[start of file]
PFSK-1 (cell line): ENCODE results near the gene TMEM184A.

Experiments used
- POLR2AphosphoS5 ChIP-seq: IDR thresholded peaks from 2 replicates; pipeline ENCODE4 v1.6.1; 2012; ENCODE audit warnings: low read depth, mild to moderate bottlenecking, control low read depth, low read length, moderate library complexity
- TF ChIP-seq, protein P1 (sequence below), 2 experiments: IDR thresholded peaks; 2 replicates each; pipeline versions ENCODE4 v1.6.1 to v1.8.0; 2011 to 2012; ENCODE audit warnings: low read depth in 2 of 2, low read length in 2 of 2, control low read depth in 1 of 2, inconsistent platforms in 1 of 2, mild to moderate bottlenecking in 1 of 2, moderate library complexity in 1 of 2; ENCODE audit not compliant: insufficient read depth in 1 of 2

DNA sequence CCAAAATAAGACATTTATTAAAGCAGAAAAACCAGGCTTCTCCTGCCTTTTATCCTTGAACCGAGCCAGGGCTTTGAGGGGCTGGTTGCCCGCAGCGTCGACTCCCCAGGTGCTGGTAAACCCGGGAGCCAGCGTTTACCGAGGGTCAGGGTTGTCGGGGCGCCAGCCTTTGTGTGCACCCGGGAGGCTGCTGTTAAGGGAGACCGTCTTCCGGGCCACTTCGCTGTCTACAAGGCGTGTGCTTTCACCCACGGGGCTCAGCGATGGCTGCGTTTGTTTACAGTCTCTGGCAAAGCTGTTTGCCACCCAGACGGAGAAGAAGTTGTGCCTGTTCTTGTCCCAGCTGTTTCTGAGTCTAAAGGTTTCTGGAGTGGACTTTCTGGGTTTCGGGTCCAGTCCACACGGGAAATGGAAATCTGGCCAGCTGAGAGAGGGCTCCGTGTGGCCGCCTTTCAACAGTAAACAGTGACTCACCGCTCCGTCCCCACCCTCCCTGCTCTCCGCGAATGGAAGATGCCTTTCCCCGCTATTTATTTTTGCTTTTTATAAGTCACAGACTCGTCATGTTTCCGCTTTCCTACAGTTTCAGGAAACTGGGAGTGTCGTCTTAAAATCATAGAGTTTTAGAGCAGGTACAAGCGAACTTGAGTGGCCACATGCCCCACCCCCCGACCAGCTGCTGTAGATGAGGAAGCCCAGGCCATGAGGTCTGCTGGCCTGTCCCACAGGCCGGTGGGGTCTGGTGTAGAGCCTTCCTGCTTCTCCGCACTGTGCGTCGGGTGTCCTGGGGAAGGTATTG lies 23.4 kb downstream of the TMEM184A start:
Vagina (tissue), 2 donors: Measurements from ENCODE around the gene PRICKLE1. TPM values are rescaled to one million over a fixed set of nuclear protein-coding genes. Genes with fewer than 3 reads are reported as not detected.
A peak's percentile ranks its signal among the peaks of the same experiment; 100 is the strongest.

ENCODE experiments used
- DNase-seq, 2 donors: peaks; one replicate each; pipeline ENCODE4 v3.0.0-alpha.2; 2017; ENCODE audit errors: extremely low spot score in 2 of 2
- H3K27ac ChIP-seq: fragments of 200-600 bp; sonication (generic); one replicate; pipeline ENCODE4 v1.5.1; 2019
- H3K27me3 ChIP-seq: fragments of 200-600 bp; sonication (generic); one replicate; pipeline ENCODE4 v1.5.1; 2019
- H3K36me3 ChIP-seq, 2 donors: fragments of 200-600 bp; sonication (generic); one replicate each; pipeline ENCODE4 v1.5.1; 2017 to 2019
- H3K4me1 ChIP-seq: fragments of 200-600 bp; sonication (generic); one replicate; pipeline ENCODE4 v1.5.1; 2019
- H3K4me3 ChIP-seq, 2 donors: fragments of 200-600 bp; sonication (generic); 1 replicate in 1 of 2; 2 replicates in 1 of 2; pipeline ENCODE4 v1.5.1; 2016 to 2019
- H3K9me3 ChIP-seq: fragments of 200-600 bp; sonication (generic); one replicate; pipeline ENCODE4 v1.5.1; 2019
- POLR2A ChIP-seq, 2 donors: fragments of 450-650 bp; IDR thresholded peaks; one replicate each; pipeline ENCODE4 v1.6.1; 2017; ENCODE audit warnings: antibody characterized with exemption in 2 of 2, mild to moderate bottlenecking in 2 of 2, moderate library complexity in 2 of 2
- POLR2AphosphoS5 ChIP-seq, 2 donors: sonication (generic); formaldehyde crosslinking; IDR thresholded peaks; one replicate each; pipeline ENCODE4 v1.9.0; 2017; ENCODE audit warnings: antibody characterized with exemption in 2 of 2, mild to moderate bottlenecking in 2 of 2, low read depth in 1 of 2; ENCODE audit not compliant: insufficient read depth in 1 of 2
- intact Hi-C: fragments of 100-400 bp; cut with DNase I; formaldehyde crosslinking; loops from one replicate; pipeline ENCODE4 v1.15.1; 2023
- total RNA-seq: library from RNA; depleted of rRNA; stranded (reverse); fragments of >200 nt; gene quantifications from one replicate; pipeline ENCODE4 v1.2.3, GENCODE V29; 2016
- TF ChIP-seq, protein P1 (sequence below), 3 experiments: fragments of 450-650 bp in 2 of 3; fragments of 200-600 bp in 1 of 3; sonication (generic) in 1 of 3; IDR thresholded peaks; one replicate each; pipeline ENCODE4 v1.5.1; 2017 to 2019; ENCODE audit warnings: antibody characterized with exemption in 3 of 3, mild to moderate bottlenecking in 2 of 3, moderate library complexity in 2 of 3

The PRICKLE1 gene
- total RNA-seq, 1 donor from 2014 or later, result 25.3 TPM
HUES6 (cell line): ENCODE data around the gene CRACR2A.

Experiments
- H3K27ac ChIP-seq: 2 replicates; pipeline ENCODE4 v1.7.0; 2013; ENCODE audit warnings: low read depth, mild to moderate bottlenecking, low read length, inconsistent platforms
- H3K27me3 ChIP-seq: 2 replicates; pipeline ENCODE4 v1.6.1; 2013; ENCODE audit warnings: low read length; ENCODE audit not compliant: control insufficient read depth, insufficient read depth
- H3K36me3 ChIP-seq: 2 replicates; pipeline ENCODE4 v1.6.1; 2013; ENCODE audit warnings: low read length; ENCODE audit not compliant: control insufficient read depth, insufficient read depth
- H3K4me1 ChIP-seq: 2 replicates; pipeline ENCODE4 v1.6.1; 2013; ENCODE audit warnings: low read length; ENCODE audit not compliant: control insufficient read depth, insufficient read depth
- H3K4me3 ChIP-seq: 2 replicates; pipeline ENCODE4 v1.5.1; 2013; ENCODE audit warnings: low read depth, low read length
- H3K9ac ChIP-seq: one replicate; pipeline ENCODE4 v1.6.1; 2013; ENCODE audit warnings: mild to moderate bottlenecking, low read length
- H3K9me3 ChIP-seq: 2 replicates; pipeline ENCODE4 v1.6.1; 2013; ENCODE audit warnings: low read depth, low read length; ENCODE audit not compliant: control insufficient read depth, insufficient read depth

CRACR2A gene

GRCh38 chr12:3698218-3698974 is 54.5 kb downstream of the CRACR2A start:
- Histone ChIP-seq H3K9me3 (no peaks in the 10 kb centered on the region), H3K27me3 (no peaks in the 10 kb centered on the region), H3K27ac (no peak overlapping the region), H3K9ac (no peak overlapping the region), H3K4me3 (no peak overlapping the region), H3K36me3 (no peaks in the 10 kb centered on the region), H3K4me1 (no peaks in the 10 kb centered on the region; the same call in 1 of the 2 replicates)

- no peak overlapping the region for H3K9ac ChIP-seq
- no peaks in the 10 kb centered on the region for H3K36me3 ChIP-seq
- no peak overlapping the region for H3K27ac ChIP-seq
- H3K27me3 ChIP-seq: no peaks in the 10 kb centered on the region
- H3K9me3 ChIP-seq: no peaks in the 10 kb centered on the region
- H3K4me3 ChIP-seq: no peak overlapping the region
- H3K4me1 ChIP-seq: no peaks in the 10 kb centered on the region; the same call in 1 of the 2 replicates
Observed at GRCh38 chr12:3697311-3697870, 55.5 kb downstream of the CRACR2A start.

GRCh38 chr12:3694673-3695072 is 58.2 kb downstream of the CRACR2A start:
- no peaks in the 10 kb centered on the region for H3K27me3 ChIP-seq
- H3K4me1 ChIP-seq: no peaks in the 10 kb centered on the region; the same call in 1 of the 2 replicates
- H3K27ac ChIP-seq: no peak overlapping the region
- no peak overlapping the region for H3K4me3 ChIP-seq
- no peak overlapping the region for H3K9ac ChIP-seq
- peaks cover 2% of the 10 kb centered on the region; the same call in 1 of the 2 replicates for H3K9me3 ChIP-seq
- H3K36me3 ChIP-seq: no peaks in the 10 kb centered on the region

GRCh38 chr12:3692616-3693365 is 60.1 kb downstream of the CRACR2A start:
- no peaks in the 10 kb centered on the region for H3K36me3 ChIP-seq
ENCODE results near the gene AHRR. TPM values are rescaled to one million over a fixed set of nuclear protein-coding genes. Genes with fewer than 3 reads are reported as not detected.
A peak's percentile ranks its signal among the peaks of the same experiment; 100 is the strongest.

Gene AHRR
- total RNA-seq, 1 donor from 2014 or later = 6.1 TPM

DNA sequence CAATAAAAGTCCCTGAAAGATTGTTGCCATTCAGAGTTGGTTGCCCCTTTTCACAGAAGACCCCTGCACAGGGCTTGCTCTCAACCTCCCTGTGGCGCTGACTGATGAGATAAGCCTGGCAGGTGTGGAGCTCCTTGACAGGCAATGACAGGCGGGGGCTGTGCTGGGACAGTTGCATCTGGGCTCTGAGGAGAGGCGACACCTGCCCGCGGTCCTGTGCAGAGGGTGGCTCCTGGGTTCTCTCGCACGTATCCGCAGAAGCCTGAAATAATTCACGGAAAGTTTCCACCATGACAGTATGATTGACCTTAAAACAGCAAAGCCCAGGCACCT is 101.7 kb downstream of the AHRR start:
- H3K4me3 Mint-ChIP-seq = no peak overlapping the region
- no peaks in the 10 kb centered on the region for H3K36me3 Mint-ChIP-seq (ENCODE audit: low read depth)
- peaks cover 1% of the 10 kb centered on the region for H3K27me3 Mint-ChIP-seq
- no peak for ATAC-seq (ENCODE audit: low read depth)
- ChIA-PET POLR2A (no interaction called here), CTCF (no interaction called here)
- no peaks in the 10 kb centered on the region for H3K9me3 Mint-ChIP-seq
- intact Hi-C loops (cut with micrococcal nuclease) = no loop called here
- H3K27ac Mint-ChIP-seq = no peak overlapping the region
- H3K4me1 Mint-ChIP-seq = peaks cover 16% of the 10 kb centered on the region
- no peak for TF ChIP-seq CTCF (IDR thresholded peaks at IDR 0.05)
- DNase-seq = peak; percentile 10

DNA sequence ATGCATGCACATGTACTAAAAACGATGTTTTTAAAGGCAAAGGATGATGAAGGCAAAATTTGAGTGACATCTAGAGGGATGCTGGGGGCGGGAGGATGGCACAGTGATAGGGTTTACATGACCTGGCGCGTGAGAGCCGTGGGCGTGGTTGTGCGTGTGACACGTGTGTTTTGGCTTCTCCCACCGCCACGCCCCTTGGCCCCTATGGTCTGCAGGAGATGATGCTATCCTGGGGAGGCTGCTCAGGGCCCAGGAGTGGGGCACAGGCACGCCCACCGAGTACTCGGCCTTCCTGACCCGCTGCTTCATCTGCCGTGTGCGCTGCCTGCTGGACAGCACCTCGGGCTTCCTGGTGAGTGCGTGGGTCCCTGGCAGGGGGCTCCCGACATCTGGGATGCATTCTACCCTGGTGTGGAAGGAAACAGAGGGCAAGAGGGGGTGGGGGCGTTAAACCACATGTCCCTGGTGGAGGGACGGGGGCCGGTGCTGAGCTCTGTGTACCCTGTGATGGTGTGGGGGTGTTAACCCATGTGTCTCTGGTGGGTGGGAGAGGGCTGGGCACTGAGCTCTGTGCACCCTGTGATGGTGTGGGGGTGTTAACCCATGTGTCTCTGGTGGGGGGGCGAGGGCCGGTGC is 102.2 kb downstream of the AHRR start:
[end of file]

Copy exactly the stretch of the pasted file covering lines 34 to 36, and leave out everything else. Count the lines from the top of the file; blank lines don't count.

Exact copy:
- Histone ChIP-seq H3K9me3 (no peaks in the 10 kb centered on the region), H3K27me3 (no peaks in the 10 kb centered on the region), H3K27ac (no peak overlapping the region), H3K9ac (no peak overlapping the region), H3K4me3 (no peak overlapping the region), H3K36me3 (no peaks in the 10 kb centered on the region), H3K4me1 (no peaks in the 10 kb centered on the region; the same call in 1 of the 2 replicates)

- no peak overlapping the region for H3K9ac ChIP-seq
- no peaks in the 10 kb centered on the region for H3K36me3 ChIP-seq